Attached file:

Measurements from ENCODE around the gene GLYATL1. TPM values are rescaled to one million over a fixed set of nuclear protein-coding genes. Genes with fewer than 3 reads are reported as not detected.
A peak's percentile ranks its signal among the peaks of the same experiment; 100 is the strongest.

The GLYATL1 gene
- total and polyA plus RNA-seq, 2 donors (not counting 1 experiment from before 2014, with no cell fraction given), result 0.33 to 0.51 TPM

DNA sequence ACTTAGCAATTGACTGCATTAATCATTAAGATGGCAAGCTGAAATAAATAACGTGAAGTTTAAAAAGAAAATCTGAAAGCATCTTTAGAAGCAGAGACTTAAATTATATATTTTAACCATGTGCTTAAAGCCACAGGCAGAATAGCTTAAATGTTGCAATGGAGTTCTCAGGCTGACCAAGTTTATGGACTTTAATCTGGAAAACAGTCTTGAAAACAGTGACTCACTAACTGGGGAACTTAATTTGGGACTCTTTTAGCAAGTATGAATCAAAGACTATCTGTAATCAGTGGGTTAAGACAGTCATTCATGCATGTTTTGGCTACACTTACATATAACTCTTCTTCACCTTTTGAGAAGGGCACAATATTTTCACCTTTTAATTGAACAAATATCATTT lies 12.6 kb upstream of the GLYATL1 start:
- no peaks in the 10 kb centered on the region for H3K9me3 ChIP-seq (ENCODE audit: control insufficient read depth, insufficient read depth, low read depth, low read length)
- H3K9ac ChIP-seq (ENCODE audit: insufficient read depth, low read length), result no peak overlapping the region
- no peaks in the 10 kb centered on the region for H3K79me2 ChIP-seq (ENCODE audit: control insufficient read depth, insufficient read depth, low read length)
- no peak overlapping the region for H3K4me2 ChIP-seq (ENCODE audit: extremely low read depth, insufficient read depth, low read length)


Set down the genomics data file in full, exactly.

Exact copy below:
Measurements from ENCODE around the gene GLYATL1. TPM values are rescaled to one million over a fixed set of nuclear protein-coding genes. Genes with fewer than 3 reads are reported as not detected.
A peak's percentile ranks its signal among the peaks of the same experiment; 100 is the strongest.

The GLYATL1 gene
- total and polyA plus RNA-seq, 2 donors (not counting 1 experiment from before 2014, with no cell fraction given), result 0.33 to 0.51 TPM

DNA sequence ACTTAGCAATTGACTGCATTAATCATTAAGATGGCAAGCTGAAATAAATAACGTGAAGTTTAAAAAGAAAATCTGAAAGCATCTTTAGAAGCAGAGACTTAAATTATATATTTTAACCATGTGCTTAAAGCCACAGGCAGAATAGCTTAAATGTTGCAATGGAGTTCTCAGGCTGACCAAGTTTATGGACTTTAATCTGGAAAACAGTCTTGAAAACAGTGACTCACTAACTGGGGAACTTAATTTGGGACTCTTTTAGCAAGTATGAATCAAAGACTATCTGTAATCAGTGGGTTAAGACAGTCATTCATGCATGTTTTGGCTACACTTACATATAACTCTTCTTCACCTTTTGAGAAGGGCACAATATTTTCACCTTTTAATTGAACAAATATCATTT lies 12.6 kb upstream of the GLYATL1 start:
- no peaks in the 10 kb centered on the region for H3K9me3 ChIP-seq (ENCODE audit: control insufficient read depth, insufficient read depth, low read depth, low read length)
- H3K9ac ChIP-seq (ENCODE audit: insufficient read depth, low read length), result no peak overlapping the region
- no peaks in the 10 kb centered on the region for H3K79me2 ChIP-seq (ENCODE audit: control insufficient read depth, insufficient read depth, low read length)
- no peak overlapping the region for H3K4me2 ChIP-seq (ENCODE audit: extremely low read depth, insufficient read depth, low read length)